A Christian Pilgrim

Monday, August 25, 2014

Monday August 25 Visit by Friar and author Murray Bodo OFM

 Murray Bodo, a friar from the St. John the Baptist Province, Cincinnati, Ohio, stopped for a visit on his way to Assisi, Italy, where he will lead a pilgrimage to the places of St. Francis and Saint Clare.  Murray is an author of many books on Francis and Clare and one on Mystics of which included Robert Lax . Lax was the inspiration behind the writing of that book.  
The other leaders of the pilgrimage are Sister Frances Teresa Downing OSC and Friar Andre Cirino OFM both distinguished authors in their own right.  
Friar Murray celebrated Eucharist with us and gave a beautiful homily on the Contemplative Life.  He said that the definition of a contemplative is a person who  is always ready for the movement of the dance -  To dance as the leader leads you and not to try to lead, to bend when necessary and to believe and trust in the movement of the dance.

Friar  Murray's latest book is Francis and Jesus.
 He has a new book coming out in January, Enter Assisi.
Pax et Bonum 

August 25 Feast of Saint Louis IX Patron of the Third Order of Franciscans

 St Louis IX, King of France and Patron of the Secular Franciscan
Today is the feast of St. Louis, a king who cared for the poor.  Once a week Louis would invite 13 poor people to dine with him at his table. Louis (1214-1270) was king of France from 1226 until 
his death. In his day, he was viewed as the quintessential 

Christian ruler. He fostered a uniform system of justice and 

attempted to quell private wars in his realm and was

attentive to the rights of the poor 

 ...Very devout in his personal life, he was never heard to 

speak ill of anyone. He was a great patron of the Franciscan

 and Dominican friars and their evangelizing efforts. His life 

reminds us that Franciscan spirituality always involves a 

commitment to establishing God's justice in society and the 

promotion of peace. Although his life certainly expressed  

the values of true Christian penance - seeking to turn from 

evil and live out Gospel values - there is actually no 

historical record of his formally entering the Order of 

Penance (the "Third Order" of Franciscans). In the United 

States not only the city of St. Louis, but the California 

mission of San Luis Rey 

  (the new site of the Franciscan School of Theology) 

are named after him. The painting was done by El Greco 

several centuries after Louis's death).

Saturday, August 23, 2014

Sunday August 24th You are the Christ

(A biblical reflection on the 21st ORDINARY SUNDAY (Year A), 24 August 2014)
Gospel Reading: Matthew 16:13-20
First Reading: Isaiah 22:19-23; Psalms: Psalm 138:1-3,6,8; Second Reading: Romans 11:33-36
Now when Jesus came into the district of Caesarea Philippi, He asked his disciples, “Who do men say that the Son of man is?” And they said, “Some say John the Baptist, others say Elijah, and others Jeremiah or one of the prophets.” He said to them, “But who do you say that I am?” Simon Peter replied, “You are the Christ, the Son of the living God.” And Jesus answered him, “Blessed are you, Simon Bar-Jona! For flesh and blood has not revealed this to you, but My Father who is in heaven. And I tell you, you are Peter, and on this rock I will build My Church, and the powers of death shall not prevail against it. I will give you the keys of the kingdom of heaven, and whatever you bind on earth shall be bound in heaven, and whatever you loose on earth shall be loosed in heaven.” Then He strictly charged the disciples to tell no one that He was the Christ. (Mt 16:13-20 RSV)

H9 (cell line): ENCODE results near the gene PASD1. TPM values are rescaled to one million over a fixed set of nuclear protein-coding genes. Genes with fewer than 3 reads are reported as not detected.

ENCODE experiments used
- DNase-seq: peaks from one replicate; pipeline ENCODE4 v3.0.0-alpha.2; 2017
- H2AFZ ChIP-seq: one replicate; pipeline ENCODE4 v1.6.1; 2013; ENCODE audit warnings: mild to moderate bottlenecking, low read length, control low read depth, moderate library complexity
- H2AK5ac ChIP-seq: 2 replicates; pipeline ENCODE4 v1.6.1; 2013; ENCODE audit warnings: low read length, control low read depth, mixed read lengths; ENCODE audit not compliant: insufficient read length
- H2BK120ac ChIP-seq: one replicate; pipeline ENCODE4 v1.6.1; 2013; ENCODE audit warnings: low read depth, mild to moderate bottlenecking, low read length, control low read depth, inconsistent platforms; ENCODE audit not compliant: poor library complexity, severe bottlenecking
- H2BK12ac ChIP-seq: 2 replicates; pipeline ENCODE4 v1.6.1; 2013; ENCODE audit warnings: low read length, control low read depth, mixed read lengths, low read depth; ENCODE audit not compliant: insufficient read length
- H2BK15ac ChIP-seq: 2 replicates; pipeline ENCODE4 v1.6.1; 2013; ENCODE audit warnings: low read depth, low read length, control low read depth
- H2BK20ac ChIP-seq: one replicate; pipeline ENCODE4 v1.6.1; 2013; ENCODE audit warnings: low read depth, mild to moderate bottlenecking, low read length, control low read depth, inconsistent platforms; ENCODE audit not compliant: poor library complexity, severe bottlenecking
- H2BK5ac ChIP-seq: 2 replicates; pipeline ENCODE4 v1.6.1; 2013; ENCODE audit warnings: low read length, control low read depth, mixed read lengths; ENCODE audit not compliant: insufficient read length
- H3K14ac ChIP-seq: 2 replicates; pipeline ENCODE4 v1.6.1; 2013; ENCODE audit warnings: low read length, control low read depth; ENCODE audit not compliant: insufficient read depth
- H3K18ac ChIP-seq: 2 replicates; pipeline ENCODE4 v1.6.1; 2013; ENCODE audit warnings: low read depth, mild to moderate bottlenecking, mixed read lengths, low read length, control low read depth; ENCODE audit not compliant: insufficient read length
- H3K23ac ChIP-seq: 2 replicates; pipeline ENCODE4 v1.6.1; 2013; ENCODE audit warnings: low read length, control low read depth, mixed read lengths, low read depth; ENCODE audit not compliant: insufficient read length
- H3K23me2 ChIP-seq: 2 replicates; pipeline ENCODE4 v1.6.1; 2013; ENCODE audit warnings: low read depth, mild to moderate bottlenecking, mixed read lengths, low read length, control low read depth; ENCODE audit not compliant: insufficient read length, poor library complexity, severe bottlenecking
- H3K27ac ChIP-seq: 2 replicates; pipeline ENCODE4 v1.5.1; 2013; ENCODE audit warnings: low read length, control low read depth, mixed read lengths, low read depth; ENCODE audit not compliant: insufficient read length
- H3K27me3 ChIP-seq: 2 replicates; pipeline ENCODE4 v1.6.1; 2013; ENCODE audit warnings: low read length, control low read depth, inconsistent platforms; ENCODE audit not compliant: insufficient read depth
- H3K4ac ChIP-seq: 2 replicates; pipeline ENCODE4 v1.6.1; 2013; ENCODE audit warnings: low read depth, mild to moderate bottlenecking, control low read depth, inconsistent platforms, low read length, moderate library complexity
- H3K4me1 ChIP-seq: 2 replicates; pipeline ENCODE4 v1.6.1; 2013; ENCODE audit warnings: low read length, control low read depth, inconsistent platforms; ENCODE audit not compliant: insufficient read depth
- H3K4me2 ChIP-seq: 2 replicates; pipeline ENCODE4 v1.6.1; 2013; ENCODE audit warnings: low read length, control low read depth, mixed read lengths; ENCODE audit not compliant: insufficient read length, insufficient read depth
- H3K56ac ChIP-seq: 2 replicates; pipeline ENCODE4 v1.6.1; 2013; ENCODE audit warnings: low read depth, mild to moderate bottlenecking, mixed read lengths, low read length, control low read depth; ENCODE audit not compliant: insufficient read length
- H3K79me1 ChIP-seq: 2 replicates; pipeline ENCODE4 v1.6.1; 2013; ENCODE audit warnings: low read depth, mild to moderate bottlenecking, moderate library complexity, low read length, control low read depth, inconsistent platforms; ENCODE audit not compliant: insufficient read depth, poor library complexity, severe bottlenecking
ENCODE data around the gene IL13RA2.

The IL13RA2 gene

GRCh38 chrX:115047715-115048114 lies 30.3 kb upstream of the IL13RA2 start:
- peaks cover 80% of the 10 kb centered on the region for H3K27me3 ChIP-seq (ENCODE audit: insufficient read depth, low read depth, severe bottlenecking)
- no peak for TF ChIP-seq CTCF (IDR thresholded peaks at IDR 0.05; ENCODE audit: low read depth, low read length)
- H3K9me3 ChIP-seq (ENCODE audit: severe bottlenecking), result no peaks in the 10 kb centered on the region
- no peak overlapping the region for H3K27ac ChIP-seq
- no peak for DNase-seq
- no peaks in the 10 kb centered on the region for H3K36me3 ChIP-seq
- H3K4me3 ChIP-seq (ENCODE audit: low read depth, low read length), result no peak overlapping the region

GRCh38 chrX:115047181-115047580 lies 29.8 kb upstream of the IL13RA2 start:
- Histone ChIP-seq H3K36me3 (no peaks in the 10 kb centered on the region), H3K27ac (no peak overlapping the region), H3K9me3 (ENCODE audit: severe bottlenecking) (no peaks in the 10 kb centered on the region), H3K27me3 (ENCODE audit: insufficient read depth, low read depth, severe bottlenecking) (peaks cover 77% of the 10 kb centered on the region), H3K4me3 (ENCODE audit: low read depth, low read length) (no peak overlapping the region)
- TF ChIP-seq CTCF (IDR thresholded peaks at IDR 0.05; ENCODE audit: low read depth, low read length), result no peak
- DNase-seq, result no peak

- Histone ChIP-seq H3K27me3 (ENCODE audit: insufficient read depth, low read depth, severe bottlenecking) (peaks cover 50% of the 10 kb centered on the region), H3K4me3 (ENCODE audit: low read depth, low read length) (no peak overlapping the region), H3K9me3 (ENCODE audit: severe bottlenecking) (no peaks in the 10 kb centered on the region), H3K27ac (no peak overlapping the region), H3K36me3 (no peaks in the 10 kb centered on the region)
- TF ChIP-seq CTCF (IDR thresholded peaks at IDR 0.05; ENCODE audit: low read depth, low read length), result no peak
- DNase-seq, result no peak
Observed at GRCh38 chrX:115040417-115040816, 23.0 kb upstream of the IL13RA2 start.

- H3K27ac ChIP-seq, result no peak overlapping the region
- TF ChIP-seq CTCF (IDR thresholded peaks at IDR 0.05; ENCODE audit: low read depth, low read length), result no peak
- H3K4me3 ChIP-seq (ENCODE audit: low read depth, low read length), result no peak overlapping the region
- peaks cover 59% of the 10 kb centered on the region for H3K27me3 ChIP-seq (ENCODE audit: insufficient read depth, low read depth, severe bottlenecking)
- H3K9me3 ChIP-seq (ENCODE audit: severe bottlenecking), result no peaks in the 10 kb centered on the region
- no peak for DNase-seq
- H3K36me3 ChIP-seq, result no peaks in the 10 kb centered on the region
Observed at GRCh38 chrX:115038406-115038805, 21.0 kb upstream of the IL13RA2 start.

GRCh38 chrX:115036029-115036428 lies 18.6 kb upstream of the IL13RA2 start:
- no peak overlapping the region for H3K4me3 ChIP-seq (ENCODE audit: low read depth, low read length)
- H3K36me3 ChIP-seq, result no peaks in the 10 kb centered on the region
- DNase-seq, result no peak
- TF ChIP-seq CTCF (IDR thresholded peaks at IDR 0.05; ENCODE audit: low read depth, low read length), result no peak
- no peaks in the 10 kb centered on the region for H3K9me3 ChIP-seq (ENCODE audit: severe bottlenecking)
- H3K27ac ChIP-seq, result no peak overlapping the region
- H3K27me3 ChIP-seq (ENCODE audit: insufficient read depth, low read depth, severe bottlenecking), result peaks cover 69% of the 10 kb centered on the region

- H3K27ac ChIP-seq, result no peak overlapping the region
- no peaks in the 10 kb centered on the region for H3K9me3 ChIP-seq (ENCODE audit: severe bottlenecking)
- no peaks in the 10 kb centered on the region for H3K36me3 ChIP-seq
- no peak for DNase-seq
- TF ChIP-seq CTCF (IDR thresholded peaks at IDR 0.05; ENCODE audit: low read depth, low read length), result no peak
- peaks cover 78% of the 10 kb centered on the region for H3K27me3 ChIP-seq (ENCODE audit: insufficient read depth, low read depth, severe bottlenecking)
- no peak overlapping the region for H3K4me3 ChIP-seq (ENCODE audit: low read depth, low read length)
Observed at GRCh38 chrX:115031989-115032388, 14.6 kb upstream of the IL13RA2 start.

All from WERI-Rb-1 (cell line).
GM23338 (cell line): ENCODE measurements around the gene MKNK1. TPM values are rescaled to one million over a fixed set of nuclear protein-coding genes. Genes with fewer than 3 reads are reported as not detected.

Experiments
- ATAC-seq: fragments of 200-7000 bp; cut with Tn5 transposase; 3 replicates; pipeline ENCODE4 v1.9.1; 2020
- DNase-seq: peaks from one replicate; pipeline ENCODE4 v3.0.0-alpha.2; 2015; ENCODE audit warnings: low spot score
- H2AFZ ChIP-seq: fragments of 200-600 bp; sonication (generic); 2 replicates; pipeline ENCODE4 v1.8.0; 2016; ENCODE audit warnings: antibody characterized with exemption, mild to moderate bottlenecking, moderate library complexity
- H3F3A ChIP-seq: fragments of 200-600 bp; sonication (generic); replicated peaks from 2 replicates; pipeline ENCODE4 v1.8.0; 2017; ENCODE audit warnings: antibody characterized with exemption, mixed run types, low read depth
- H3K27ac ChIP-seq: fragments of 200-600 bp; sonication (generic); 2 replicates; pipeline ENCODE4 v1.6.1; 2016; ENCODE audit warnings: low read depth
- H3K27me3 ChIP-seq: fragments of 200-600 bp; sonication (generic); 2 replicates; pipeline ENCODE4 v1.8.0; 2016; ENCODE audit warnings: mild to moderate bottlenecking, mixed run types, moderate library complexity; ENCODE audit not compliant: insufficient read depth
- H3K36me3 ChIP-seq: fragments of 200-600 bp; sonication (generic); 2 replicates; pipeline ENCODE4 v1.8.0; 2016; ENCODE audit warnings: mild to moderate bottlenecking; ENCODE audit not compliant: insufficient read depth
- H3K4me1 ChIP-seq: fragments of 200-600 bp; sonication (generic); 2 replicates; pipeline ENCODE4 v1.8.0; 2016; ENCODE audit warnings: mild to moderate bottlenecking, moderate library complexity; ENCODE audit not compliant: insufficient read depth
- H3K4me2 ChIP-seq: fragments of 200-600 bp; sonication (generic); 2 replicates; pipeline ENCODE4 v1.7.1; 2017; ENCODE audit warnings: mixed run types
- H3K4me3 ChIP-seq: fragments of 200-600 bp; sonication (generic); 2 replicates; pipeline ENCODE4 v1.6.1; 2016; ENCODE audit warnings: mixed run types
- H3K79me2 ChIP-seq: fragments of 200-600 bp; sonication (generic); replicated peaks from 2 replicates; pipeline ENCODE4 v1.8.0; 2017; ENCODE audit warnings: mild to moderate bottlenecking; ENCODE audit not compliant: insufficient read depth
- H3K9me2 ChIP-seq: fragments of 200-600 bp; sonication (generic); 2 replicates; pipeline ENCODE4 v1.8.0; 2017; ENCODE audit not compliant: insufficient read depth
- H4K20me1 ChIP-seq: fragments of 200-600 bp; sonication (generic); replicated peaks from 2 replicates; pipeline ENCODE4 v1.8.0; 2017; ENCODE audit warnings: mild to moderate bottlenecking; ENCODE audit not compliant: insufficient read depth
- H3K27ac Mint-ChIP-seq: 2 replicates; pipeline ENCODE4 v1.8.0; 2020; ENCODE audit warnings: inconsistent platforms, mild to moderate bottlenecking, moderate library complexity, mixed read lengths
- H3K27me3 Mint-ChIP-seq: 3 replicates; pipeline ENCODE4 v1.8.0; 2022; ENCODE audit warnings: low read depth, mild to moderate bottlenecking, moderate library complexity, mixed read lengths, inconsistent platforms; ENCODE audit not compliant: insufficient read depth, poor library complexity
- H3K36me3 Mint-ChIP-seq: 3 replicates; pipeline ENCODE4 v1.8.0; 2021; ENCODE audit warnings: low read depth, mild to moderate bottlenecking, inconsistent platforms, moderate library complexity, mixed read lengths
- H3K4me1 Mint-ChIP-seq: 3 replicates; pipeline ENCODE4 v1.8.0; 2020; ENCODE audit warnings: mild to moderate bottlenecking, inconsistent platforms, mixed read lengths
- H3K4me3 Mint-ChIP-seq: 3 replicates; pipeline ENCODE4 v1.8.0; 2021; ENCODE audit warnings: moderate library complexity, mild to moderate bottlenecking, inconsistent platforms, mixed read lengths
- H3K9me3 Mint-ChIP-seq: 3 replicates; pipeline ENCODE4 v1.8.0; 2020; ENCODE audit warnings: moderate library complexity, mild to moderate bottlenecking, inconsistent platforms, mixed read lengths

The Gospel of Matthew deals with the question of faith, especially in chapters 13:53-17:27. In today’s Gospel we come to a point of climax as Peter proclaims that Jesus is“the Christ, the Son of the living God” (Matthew 16:16). The Hebrew word “Messiah”means “the anointed one”; its Greek translation is Christos, Christ in English.
PETRUS - 1 PEGANG DUA KUNCIIn Matthew’s account, Peter called Jesus “the Son of the living God,” a title not found in Mark’s account of this incident (see Mark 8:29). Some scripture scholars, comparing these two versions, conjecture that Mark may have preserved Peter’s original words while Matthew drew on a slightly later, more mature understanding of the nature of Jesus in the early Church. Thus, moved by the Holy Spirit, he provided a fuller description of who Jesus really is. This is an important point for us to note: Faith is not static; it is meant to grow and develop and should never become stagnant.
There is always more that God wants to reveal to us. He wants our faith to continue to grow to the point that we can make a proclamation like Peter’s. It is one thing to recognize Jesus as a “Messiah,” a prophet anointed by God to save His people. But there is a far greater depth involved in understanding Jesus as God, possessing all the attributes of the god-head, equal in every way to the Father and the Holy Spirit.
We could never – not even in a hundred lifetimes – reach the limits of understanding of God. There is always more to learn, more areas in which to grow; and only God can grant us that growth. Who indeed can fully know the mind of God? What could we ever give Him that would lead us to expect anything in return (see Romans 11:34-35)? Only God can give us knowledge of who Jesus is. Only He can move us to proclaim Jesus as the Messiah. Only He can reveal Jesus, the Son of the living God. This knowledge should be continually growing and leading us to seek Him, arousing in us the desire to understand Him better, and making us long for the fullness of revelation that will be ours when we are with Him for all eternity.
Short Prayer: Heavenly Father, You alone are true God, perfect good, all good, every good, the true and supreme good, You alone are good, loving and gentle. Grant me a fresh revelation of Your Son, Jesus, so I can know Him more, and can share His love to others. Amen.
Jakarta, 22 August 2014

A Christian Pilgrim